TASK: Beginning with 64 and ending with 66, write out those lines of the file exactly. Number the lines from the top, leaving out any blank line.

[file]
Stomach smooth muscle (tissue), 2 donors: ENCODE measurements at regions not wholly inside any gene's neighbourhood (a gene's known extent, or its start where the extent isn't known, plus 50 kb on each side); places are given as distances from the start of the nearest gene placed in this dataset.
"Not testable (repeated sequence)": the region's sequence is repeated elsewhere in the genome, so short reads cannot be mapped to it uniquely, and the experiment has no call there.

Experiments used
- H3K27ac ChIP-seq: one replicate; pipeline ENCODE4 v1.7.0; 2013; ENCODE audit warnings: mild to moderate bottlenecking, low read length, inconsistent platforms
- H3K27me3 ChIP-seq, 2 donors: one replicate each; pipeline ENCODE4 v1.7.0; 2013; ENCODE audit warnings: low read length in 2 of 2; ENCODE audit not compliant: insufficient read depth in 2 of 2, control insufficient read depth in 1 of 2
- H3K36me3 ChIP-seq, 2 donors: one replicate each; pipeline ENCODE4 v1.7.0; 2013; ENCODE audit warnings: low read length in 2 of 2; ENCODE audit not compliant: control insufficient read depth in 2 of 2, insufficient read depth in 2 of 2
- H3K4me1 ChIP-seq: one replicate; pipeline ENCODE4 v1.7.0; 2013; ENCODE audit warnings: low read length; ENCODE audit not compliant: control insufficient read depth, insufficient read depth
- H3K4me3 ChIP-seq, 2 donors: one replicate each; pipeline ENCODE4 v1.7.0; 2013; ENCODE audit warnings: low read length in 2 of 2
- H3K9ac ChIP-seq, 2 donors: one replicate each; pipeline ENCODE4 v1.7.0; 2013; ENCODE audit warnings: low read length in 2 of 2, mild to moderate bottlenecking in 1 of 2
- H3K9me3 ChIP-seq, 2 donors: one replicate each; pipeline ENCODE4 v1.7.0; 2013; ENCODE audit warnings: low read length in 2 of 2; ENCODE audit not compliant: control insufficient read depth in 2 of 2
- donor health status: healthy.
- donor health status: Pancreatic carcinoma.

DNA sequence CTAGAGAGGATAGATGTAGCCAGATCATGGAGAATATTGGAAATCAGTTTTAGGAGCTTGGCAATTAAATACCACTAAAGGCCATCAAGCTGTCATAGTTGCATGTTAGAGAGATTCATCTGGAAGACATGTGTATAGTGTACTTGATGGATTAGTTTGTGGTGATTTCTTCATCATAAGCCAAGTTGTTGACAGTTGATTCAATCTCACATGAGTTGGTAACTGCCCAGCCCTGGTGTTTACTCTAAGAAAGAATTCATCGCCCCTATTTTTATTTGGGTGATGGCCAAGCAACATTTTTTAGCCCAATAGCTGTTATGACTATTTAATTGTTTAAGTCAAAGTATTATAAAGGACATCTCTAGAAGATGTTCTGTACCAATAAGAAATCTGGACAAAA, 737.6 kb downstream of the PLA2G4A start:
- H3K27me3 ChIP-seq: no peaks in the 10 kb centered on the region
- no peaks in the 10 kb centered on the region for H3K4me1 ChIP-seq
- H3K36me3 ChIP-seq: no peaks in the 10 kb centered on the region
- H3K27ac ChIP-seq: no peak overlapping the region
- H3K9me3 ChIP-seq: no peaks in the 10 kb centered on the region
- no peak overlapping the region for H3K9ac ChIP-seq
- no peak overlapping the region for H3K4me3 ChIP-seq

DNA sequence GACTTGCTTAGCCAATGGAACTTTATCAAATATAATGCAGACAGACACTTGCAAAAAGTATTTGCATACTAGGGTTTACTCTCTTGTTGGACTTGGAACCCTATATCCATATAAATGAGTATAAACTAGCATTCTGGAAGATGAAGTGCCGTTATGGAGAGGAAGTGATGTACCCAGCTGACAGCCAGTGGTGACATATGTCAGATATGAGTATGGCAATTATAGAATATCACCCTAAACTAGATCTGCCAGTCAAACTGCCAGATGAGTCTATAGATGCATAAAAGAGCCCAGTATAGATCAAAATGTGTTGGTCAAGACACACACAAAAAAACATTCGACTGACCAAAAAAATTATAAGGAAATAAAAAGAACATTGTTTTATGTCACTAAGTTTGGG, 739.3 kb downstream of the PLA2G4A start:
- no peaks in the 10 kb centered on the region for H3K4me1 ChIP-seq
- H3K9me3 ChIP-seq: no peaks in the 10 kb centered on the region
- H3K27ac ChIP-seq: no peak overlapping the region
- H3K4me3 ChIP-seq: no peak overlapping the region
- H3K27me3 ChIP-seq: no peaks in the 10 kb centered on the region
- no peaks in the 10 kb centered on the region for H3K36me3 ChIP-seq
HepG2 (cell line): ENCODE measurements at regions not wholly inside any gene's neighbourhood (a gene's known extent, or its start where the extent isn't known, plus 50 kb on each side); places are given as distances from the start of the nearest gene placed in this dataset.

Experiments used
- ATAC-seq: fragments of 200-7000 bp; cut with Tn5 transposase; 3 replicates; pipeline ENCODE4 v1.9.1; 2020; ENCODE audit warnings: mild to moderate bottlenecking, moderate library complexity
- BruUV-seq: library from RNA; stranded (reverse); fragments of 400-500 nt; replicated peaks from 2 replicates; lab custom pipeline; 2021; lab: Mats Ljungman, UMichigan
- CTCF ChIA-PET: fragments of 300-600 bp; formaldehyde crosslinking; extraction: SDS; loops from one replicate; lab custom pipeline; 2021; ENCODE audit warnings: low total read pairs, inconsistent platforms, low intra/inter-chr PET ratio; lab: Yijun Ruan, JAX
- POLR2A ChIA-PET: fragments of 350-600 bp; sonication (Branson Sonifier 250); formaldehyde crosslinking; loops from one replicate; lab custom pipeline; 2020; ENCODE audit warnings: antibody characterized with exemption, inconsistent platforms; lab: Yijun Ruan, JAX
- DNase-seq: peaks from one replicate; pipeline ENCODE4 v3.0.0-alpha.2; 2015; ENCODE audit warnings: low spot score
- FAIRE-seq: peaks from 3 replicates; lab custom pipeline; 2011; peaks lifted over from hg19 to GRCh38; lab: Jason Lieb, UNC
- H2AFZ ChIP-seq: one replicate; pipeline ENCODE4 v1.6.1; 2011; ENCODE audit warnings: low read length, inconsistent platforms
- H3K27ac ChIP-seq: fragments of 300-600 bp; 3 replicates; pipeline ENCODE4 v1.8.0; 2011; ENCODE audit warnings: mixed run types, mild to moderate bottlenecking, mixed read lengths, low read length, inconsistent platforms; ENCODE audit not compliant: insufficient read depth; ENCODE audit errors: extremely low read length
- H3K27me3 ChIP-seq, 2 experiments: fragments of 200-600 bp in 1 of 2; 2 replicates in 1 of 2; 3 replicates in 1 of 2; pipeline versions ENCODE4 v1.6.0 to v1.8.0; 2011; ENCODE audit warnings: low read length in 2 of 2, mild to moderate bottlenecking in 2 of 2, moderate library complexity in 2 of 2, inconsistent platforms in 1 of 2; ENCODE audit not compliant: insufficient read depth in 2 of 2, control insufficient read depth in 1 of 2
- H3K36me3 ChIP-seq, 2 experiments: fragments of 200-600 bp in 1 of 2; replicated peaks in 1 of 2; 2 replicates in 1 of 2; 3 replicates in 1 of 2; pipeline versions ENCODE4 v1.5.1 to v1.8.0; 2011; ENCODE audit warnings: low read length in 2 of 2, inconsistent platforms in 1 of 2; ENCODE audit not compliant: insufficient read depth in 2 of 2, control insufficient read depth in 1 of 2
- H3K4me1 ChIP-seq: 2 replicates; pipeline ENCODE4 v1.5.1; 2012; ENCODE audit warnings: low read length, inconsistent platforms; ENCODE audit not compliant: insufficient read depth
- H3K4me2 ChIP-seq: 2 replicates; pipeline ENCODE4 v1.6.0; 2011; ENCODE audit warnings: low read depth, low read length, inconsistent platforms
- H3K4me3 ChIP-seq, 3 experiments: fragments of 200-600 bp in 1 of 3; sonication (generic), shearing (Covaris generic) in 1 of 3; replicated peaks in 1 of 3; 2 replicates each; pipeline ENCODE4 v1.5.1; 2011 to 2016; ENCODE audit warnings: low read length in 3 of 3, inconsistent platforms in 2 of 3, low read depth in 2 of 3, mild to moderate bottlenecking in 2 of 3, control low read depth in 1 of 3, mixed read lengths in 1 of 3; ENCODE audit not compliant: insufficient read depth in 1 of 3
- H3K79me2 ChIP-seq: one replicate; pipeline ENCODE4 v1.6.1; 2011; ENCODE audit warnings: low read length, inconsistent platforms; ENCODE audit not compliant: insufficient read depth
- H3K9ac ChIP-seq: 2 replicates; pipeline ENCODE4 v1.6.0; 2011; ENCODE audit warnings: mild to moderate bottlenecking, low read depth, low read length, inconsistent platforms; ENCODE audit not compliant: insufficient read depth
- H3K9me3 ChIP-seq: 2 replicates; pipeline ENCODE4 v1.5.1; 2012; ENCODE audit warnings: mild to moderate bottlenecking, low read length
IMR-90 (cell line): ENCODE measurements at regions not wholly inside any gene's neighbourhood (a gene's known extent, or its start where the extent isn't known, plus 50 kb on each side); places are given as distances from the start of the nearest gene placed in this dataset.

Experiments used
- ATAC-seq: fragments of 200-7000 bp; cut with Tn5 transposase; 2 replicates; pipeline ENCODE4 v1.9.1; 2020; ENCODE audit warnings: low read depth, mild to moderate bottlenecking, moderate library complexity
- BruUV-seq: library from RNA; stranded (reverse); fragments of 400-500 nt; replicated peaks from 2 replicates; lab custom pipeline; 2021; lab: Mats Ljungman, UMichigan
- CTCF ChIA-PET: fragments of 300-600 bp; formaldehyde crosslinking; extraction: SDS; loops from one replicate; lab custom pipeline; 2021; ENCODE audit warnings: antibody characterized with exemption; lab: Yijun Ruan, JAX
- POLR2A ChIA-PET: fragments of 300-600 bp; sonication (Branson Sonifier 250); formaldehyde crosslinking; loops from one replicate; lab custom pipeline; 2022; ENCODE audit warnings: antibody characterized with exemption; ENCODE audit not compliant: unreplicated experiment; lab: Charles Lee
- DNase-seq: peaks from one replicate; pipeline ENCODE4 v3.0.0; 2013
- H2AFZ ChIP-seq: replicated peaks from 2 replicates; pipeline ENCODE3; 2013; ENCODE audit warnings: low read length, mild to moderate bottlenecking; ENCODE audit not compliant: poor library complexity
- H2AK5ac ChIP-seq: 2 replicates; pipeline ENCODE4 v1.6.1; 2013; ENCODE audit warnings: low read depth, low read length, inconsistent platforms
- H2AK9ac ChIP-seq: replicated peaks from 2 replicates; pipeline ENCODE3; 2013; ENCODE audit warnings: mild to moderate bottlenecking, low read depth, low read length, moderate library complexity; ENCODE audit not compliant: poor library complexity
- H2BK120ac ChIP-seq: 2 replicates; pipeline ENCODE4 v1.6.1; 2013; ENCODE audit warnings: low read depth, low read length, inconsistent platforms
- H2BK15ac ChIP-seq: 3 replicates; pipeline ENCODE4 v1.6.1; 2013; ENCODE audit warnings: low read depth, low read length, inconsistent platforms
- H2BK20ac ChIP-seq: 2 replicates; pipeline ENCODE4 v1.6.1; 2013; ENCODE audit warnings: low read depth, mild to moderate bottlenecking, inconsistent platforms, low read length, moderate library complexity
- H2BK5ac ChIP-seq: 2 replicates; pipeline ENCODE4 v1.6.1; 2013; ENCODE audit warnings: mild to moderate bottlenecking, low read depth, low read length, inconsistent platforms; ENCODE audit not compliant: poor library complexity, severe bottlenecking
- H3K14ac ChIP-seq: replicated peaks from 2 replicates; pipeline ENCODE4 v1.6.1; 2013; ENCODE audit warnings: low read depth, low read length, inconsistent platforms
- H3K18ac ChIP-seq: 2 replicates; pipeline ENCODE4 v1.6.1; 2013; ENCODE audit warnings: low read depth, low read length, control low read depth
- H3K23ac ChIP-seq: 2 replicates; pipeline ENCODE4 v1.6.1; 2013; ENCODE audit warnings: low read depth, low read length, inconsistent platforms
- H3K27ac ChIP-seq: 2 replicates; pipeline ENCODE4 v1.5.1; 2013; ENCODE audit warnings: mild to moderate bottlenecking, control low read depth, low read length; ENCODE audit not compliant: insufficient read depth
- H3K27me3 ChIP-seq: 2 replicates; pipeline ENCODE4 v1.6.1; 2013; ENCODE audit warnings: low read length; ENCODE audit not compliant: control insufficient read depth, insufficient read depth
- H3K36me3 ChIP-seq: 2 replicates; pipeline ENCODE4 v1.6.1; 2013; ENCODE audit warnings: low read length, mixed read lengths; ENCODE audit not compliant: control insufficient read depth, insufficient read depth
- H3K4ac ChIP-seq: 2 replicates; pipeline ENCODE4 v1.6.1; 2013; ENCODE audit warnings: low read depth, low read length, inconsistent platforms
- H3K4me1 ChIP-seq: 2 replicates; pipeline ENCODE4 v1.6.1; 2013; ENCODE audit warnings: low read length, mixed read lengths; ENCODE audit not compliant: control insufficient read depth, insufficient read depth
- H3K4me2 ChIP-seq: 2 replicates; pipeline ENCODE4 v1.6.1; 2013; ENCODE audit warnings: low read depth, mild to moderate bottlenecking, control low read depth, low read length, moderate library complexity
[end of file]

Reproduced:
- H3K27me3 ChIP-seq: 2 replicates; pipeline ENCODE4 v1.6.1; 2013; ENCODE audit warnings: low read length; ENCODE audit not compliant: control insufficient read depth, insufficient read depth
- H3K36me3 ChIP-seq: 2 replicates; pipeline ENCODE4 v1.6.1; 2013; ENCODE audit warnings: low read length, mixed read lengths; ENCODE audit not compliant: control insufficient read depth, insufficient read depth
- H3K4ac ChIP-seq: 2 replicates; pipeline ENCODE4 v1.6.1; 2013; ENCODE audit warnings: low read depth, low read length, inconsistent platforms